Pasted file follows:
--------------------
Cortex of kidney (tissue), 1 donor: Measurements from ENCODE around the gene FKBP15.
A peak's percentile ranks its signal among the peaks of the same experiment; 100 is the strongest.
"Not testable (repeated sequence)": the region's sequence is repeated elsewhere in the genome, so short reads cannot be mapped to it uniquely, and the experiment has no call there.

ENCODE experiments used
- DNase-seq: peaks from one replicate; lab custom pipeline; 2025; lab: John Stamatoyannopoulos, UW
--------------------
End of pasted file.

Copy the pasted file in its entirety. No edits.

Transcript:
Cortex of kidney (tissue), 1 donor: Measurements from ENCODE around the gene FKBP15.
A peak's percentile ranks its signal among the peaks of the same experiment; 100 is the strongest.
"Not testable (repeated sequence)": the region's sequence is repeated elsewhere in the genome, so short reads cannot be mapped to it uniquely, and the experiment has no call there.

ENCODE experiments used
- DNase-seq: peaks from one replicate; lab custom pipeline; 2025; lab: John Stamatoyannopoulos, UW